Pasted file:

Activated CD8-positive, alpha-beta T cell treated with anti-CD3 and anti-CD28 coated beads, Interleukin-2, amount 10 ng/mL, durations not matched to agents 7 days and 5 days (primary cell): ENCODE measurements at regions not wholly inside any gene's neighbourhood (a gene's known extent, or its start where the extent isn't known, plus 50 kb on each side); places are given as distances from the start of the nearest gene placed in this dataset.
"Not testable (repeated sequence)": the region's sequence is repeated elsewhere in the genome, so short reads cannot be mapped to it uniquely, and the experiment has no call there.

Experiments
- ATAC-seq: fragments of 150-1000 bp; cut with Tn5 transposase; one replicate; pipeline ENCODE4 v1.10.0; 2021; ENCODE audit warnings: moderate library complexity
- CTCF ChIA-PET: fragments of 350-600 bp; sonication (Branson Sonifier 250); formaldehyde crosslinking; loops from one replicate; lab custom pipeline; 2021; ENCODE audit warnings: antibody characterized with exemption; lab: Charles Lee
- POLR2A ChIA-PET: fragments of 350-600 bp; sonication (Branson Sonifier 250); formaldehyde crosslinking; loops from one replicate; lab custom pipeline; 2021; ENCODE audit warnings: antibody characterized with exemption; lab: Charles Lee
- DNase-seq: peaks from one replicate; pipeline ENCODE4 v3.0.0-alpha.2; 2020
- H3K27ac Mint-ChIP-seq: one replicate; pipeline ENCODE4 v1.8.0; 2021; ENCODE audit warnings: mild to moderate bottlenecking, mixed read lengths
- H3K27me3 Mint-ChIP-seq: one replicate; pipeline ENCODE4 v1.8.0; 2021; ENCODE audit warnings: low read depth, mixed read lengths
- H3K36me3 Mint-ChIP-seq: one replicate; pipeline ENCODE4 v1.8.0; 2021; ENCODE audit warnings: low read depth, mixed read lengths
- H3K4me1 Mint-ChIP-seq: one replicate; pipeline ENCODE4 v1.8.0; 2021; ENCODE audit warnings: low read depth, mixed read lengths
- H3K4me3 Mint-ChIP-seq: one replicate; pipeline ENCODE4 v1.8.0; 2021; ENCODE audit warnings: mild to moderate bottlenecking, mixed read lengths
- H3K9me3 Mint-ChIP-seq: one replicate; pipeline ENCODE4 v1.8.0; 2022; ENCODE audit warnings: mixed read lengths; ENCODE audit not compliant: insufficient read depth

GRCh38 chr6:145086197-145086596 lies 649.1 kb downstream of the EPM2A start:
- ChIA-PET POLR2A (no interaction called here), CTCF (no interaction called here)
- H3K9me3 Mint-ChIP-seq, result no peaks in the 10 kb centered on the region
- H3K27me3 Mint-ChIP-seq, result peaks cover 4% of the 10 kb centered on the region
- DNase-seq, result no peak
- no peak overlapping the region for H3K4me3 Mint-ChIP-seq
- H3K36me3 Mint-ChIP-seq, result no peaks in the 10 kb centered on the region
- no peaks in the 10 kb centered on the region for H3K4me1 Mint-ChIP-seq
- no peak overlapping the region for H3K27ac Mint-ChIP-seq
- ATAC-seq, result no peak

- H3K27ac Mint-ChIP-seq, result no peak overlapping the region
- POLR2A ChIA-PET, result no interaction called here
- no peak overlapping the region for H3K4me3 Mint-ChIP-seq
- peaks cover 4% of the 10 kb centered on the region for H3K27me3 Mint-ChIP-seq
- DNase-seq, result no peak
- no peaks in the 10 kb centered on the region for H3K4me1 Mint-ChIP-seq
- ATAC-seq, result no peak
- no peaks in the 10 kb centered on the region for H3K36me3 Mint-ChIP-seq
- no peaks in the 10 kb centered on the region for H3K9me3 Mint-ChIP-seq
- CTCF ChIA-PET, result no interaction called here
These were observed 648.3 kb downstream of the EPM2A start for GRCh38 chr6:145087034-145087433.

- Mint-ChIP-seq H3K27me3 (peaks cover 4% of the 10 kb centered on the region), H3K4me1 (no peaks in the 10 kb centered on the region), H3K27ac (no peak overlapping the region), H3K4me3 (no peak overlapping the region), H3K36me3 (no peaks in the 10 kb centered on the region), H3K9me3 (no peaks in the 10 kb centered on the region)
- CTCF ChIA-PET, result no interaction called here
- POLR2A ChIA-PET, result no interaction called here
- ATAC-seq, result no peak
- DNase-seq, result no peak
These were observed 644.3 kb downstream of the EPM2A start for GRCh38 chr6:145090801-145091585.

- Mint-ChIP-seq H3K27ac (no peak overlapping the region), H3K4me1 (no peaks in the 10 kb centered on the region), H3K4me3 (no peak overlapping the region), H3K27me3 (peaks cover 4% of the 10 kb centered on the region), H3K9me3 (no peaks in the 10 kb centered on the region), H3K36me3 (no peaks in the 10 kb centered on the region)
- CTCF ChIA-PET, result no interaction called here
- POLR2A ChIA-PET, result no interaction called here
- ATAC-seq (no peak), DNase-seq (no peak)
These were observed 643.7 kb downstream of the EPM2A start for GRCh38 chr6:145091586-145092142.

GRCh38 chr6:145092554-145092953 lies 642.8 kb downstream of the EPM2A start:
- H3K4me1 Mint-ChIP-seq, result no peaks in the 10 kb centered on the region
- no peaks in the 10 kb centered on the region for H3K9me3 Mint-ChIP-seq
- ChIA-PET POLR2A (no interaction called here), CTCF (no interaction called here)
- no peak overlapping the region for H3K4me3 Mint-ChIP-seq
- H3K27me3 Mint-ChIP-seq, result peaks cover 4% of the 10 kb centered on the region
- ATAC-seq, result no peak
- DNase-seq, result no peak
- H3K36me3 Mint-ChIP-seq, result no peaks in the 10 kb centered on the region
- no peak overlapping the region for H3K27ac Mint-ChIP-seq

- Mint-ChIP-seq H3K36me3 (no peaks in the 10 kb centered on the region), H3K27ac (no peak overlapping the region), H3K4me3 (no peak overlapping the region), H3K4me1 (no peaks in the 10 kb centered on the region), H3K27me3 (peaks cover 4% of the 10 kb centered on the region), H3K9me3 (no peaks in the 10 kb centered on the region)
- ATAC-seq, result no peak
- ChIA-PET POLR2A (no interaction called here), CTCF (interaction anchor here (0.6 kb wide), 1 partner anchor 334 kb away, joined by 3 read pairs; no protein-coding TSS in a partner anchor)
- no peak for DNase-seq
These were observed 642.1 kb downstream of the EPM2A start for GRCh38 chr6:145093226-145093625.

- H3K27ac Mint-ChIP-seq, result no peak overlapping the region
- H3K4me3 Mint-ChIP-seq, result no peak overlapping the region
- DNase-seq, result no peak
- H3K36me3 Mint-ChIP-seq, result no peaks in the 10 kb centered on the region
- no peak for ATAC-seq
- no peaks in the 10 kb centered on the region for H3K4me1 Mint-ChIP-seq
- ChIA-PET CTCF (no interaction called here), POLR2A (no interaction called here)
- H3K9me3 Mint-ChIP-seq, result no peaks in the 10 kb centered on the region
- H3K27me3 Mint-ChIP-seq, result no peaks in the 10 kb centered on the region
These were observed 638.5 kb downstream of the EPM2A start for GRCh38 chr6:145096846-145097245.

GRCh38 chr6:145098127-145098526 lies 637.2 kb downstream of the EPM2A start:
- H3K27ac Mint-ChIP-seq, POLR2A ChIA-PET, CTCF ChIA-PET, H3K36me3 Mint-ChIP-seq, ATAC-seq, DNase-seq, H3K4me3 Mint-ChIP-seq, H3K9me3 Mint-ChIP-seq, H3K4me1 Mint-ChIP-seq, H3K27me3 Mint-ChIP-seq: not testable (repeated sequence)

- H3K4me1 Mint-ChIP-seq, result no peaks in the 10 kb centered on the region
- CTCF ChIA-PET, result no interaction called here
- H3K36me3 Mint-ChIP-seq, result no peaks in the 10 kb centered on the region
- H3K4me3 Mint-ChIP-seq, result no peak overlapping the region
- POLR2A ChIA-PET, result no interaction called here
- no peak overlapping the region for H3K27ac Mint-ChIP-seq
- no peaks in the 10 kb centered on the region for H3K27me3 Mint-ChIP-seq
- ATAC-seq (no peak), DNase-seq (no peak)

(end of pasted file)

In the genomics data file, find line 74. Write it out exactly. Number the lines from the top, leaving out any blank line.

- CTCF ChIA-PET, result no interaction called here